Robustness of the unified model to shared environmental effects in the analysis of dichotomous traits
Simulation studies were conducted to assess to what extent the conclusions of segregation analysis, performed under the unified model, can be affected by the presence of unmeasured environmental factors shared by family members. Dichotomous data were generated on six‐member nuclear families under two variants of the mixed model, incorporating environmental effects shared by all family members. When the generating model includes a polygenic component and a shared environmental effect, there is false detection of a major gene, especially when the joint likelihood of parents' and offspring's phenotypes is computed. The proportion of false conclusions increases as the shared environmental effect increases. On the other hand, the presence of a shared environmental effect in addition to a major gene component does not alter the detection of the major gene nor the transmission probability estimates, which are close to the expected Mendelian values. The rejection of the Mendelian transmission hypothesis, as observed in familial analyses of affected disorders, might be the result of mechanisms other than those considered here, such as more complex sources of environmental resemblance or a possible genetic heterogeneity. Copyright © 1989 Wiley‐Liss, Inc., A Wiley Company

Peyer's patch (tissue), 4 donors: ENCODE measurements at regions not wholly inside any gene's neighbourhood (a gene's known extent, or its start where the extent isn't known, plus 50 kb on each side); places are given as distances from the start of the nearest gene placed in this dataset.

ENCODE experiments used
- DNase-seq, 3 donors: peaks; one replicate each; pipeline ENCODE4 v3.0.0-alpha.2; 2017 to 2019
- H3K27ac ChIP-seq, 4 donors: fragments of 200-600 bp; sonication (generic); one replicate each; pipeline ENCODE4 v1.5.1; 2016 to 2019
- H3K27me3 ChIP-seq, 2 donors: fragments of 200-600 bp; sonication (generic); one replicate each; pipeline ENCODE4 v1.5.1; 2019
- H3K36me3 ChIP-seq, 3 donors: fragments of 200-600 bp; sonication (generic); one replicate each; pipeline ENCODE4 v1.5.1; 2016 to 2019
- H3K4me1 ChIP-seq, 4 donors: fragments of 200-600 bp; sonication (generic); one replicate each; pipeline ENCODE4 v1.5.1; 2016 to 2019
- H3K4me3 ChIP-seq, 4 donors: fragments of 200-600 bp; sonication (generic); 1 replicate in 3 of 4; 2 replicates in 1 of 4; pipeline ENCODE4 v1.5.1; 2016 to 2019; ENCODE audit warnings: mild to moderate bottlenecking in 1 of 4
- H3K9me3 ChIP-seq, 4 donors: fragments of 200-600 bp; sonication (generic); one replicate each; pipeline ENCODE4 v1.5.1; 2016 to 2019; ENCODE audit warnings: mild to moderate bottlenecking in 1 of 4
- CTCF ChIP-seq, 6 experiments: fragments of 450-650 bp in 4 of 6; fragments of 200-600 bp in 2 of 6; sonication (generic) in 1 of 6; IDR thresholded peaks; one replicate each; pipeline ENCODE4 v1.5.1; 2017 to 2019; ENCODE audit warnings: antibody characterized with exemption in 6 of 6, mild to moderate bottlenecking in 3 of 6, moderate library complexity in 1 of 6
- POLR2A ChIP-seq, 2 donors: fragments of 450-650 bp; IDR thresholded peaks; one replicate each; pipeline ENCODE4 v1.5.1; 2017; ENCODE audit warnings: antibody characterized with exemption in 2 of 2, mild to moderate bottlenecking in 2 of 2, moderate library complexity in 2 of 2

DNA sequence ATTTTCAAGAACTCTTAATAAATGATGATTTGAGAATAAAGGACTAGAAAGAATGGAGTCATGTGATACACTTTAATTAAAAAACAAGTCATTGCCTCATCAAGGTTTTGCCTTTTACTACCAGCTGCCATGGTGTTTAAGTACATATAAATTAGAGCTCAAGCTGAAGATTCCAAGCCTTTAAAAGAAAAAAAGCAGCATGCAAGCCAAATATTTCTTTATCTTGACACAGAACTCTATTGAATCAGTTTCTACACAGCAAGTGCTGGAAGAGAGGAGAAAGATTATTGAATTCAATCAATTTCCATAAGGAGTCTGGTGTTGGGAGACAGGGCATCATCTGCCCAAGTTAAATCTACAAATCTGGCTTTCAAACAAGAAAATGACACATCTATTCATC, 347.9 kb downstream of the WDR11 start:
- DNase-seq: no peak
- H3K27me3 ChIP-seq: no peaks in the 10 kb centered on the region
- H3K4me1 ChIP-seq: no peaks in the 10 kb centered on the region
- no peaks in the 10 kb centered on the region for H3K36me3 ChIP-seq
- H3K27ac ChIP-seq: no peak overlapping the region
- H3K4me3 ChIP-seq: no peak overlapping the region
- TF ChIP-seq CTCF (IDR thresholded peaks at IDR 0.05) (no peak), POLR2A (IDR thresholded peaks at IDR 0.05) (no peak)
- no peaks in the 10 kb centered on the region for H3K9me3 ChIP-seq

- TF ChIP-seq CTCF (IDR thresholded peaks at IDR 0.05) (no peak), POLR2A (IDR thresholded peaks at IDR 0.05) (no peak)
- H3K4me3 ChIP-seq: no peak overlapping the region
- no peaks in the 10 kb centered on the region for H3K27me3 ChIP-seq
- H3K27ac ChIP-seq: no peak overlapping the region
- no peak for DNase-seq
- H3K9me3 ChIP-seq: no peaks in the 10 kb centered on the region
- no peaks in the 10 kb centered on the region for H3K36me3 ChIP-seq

Demenais, Florence and Abel, Laurent, "Robustness of the unified model to shared environmental effects in the analysis of dichotomous traits" (1989). Howard University Cancer Center Faculty Publications. 253.